Limited organisational footprint

It would surely be a most welcome development if the AfD’s success at the ballot box should lead to increased Muslim engagement in society and in politics. At the same time, financial and organisational resources of many Muslim initiatives continue to be exceedingly limited, and the political climate is likely to worsen in the coming years.

Against this backdrop, some think that the best hope for Germany’s Muslim community is the potential breakup of the AfD amidst infighting between its national-conservative and quasi-fascist factions. Indeed, the party’s short history has been thoroughly marked by infighting. Although these disputes have shifted the party to the right countinously, some observers expect the party to lose popular appeal as it becomes ever more radical.((http://www.tagesspiegel.de/politik/demoskop-richard-hilmer-zu-afd-das-geht-bis-tief-in-die-mittelschicht-hinein/13318392.html ))

Waiting for the AfD’s break-up?

Indeed, on the morning after the vote, AfD leader Frauke Petry (who had just been elected to the Bundestag) announced that she would not join her party’s parliamentary group. For months, Petry had wished to take her party on a firmly ethnonationalist yet parliamentary course, with the ultimate aim of forming a coalition with the CDU/CSU.

Her party base thoroughly rejected her ‘moderate’ stance, however, opting instead for an opening to the neo-Nazi flank and a more rabble-rousing style. Following Petry’s departure from the parliamentary group, leading counter-terrorism expert Peter Neumann commented sardonically: “The AfD is radicalising itself through successive schisms. Social scientists know such processes from terrorist organisations as well.”(( https://twitter.com/PeterRNeumann/status/912270720440373249 ))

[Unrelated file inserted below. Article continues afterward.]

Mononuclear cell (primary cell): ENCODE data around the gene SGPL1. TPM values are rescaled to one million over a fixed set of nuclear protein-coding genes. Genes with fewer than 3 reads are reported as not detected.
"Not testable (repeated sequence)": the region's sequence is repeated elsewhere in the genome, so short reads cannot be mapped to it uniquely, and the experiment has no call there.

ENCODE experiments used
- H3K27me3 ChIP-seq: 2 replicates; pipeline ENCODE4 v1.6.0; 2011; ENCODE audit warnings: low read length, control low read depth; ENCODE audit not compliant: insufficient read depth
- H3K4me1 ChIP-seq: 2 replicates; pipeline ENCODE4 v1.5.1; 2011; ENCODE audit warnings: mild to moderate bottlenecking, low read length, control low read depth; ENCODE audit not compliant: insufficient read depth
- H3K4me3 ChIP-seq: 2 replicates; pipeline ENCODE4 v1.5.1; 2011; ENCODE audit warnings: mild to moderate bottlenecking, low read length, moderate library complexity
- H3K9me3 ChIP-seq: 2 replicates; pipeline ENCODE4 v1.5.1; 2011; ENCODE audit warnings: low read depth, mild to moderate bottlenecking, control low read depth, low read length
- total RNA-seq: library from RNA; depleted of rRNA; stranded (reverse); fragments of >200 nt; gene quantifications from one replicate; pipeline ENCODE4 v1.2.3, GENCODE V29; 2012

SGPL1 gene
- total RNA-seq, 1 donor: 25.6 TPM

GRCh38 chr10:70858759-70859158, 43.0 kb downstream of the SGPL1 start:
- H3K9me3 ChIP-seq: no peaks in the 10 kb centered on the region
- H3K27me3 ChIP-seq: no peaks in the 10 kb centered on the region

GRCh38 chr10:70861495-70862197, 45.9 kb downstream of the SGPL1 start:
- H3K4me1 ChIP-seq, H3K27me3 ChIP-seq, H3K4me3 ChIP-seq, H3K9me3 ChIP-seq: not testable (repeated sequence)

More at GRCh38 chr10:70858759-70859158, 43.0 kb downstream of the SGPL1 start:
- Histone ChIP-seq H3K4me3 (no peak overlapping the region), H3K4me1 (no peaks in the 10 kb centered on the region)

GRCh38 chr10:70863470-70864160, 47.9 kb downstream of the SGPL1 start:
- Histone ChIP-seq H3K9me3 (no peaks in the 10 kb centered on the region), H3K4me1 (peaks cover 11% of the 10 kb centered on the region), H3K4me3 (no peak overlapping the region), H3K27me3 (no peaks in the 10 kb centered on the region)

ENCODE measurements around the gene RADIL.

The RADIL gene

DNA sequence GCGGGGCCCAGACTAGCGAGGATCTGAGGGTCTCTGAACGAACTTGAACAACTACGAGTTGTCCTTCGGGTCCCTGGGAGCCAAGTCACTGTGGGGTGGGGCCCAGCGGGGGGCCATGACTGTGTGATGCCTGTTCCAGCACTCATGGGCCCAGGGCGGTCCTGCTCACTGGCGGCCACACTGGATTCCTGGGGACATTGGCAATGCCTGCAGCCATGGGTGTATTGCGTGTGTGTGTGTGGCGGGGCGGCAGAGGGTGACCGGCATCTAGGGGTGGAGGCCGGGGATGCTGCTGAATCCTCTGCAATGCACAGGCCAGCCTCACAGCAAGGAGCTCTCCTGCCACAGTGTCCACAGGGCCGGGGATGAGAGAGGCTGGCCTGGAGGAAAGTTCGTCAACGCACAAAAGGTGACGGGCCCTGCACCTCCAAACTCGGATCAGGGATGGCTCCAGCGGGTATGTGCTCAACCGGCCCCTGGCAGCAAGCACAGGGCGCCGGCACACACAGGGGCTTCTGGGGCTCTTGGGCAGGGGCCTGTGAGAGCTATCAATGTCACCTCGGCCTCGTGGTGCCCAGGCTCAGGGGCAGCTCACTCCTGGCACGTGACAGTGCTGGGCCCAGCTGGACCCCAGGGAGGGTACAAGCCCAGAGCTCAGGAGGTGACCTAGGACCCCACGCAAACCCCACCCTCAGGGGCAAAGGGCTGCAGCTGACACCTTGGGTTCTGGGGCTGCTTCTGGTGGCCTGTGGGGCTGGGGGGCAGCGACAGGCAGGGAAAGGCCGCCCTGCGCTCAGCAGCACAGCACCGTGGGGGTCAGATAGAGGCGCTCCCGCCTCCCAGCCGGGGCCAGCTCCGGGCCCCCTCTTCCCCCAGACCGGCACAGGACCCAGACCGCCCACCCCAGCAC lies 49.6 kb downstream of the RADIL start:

Waiting for the AfD’s self-destruction nevertheless seems a risky gamble. Not only is the implosion of the populists not a foregone conclusion; even if it did happen, they might still manage to do severe harm to German democracy in the process.

Report on racism in the British criminal justice system finds surge in Muslim prison population

Labour MP David Lammy authored a report which found a surge in the Muslim prison population and found lack of data on why this population has surged. The report was commissioned by David Cameron in 2016. There has been a 50% rise in the share of prisoners who are Muslim in only ten years. Muslims are only 5% of the overall British population but 15% of the prison population.

Lammy notes that the trend is difficult to trace back to its origins because data is not collected on the religious identities of defendants while still in trial. So, it is unclear if the disparity arises in arrests or in sentencing.

Equality and Human Rights Commission chairman David Isaac stressed that the lack of explanation should signal that “we need more transparent data published.”